‘Jeff’s Earrings’ served as my first pick, responding to Caron, she asking what may be my 5 favorite butterfly images. My first photo was shared here yesterday.
Caron 2? For many years Raccoon Creek State Park was my favorite destination. Doak fields there is a more than 100 acre meadow, where after 3 to 4 hours, I usually saw not a single soul there. Perfect! After those hours in the summer sun, I would hike back to my truck. That 3/4 of a mile hike, went along a moist area, with trees on each side. For many years, I would see Northern Pearly-Eye butterflies fleeing ahead of me. They preferred that short stretch of Nichol Road trail, enjoying the dappled shade, moist forest borders and nearby little stream. I scored few shots of them, ever.
This time, about 4 years ago, my eyes searched the low growth of the trail edges. There it was, a very, very fine Northern Pearly-Eye. It was a good size and . . . it held to its leaf.
I so, so slowly made my approach, decided not to cop ‘insurance’ images. I was going in, robotically. I’m pretty sure I had Fuji Velvia ASA 100 (faster) film in camera. I began talking to this gem telepathically, ‘Don’t go, don’t go, Please.’
Pearly-Eye remained in place. I was no down on my left knee. Good. I slowwwwly raised my Macro-lens. Good. Pop. Pop. Pop. Pop. Perhaps 35 or more exposures.
I waited the 2 weeks or so to get my slides back from Dwayne’s Photo. You must remember that day, Caron, for that day you heard a muffled scream of Joy!! when I louped them on my lightbox. Several were worthy of Caron’s List, Yippee!!!
Traffic here from guys under age 40? Light, I would say. So I’ll share the thought. Here in Doak Field, Beaver County, Pennsylvania, on September 5th, this sizable Great Spangled Butterfly was now out from the woods, and she wanted to warm her wings in the early morning sunlight. That quick mental tug-of-war resolved, I decided to work to capture yet another image of these huge Fritillaries, and hopefully . . . best those that I already have in my Neumade slide cabinet.
Fort Dix, New Jersey and Fort Sill, Oklahoma got me into shining my boots daily, a habit that I have now relaxed into a weekly chore. I have always loved rich chocolate brown leather shoes, and used to love my chocolate brown suits, but they have long slipped into “No one wears them anymore-ville.” Also, I’m guessing that men under 40 don’t shine their shoes and perhaps never did.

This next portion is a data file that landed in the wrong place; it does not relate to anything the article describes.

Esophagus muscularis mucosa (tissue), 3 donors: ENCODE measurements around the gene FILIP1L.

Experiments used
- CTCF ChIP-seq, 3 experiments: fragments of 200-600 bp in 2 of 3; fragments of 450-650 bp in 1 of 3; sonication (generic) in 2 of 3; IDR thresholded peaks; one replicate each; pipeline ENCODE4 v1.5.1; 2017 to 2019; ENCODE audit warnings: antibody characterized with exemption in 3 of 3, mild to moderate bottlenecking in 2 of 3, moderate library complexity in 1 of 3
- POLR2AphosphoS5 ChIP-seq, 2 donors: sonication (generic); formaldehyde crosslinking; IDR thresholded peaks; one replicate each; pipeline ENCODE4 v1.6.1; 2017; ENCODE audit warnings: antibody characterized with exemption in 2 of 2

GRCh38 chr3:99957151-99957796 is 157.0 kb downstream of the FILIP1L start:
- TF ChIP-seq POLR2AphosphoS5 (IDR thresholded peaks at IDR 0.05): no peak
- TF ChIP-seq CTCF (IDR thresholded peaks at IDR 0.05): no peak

Our Speyeria Cybele totally evokes my shoe shining rituals. Could it be that rich brown that triggers that wired thought? Butterflies all evoke thoughts and snippets of memory for me. Do they for you, too?
She’s about the same as you’d see her in Eatonton, Georgia or Crockett, Virginia, as well as up in Maine and usually down to the Western sides of both North and South Carolina. (Cech and Tudor, Butterflies of the East Coast).
I thought that it was too late in the season to meet up with the Satyr butterfly, but here we are together, on an August 2014 morning. They are sooo predictable, flying just above ground, just where forest meet trail. They almost never fly onto the trail, always moving along the outer tree line.
When you see Megisto Cymela and you’re like me, camera at the ready, there’s that predictable debate = Jeff (to myself), you already have several good images of this satyr, save your film (Fuji slide, ASA 50 or in this case ASA 100). You see the result, the boy in me wants to capture those eye spots, besting any in the slides in my Neumade slide cabinet.
Time to vote? OK, Yes, I love this butterfly. It’s brown reminds me of the delicious hat store I used to frequent on Madison Avenue in NYC, in an earlier life. You know those eye spots transfix me. Thirdly, this is a very comely butterfly. Guilty as charged, magistrate.
Cech and Tudor, in their superb Butterflies of the East Coast, share a happy bit of new, that Little Wood Satyrs are “a successful species.” Good news that, no?